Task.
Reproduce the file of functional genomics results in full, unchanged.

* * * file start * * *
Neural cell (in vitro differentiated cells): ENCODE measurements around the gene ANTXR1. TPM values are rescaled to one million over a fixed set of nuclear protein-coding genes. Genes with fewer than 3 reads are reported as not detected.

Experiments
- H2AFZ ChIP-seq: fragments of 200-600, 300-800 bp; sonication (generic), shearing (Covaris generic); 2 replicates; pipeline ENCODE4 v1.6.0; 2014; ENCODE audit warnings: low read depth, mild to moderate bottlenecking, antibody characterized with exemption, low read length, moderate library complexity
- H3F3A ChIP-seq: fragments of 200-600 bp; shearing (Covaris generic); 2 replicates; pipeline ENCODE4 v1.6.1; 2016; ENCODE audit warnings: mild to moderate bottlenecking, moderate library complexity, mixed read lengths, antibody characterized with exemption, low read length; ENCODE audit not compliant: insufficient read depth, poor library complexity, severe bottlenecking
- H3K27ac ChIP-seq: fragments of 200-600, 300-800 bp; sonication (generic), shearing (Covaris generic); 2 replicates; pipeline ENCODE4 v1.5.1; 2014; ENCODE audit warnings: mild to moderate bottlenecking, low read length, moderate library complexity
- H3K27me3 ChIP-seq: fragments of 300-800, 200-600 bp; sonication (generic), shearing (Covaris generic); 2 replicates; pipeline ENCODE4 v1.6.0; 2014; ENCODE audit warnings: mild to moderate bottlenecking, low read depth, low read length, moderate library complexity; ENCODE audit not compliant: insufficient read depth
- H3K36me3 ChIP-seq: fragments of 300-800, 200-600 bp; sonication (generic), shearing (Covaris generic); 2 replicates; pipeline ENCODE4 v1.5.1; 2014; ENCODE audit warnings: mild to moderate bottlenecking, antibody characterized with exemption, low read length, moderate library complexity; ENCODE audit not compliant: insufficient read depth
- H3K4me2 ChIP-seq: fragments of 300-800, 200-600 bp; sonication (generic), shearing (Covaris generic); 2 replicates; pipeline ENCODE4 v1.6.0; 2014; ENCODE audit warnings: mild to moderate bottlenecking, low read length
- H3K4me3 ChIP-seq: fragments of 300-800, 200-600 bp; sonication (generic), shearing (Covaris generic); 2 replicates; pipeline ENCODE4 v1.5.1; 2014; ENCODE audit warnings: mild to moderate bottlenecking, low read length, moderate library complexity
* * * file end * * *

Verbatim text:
Neural cell (in vitro differentiated cells): ENCODE measurements around the gene ANTXR1. TPM values are rescaled to one million over a fixed set of nuclear protein-coding genes. Genes with fewer than 3 reads are reported as not detected.

Experiments
- H2AFZ ChIP-seq: fragments of 200-600, 300-800 bp; sonication (generic), shearing (Covaris generic); 2 replicates; pipeline ENCODE4 v1.6.0; 2014; ENCODE audit warnings: low read depth, mild to moderate bottlenecking, antibody characterized with exemption, low read length, moderate library complexity
- H3F3A ChIP-seq: fragments of 200-600 bp; shearing (Covaris generic); 2 replicates; pipeline ENCODE4 v1.6.1; 2016; ENCODE audit warnings: mild to moderate bottlenecking, moderate library complexity, mixed read lengths, antibody characterized with exemption, low read length; ENCODE audit not compliant: insufficient read depth, poor library complexity, severe bottlenecking
- H3K27ac ChIP-seq: fragments of 200-600, 300-800 bp; sonication (generic), shearing (Covaris generic); 2 replicates; pipeline ENCODE4 v1.5.1; 2014; ENCODE audit warnings: mild to moderate bottlenecking, low read length, moderate library complexity
- H3K27me3 ChIP-seq: fragments of 300-800, 200-600 bp; sonication (generic), shearing (Covaris generic); 2 replicates; pipeline ENCODE4 v1.6.0; 2014; ENCODE audit warnings: mild to moderate bottlenecking, low read depth, low read length, moderate library complexity; ENCODE audit not compliant: insufficient read depth
- H3K36me3 ChIP-seq: fragments of 300-800, 200-600 bp; sonication (generic), shearing (Covaris generic); 2 replicates; pipeline ENCODE4 v1.5.1; 2014; ENCODE audit warnings: mild to moderate bottlenecking, antibody characterized with exemption, low read length, moderate library complexity; ENCODE audit not compliant: insufficient read depth
- H3K4me2 ChIP-seq: fragments of 300-800, 200-600 bp; sonication (generic), shearing (Covaris generic); 2 replicates; pipeline ENCODE4 v1.6.0; 2014; ENCODE audit warnings: mild to moderate bottlenecking, low read length
- H3K4me3 ChIP-seq: fragments of 300-800, 200-600 bp; sonication (generic), shearing (Covaris generic); 2 replicates; pipeline ENCODE4 v1.5.1; 2014; ENCODE audit warnings: mild to moderate bottlenecking, low read length, moderate library complexity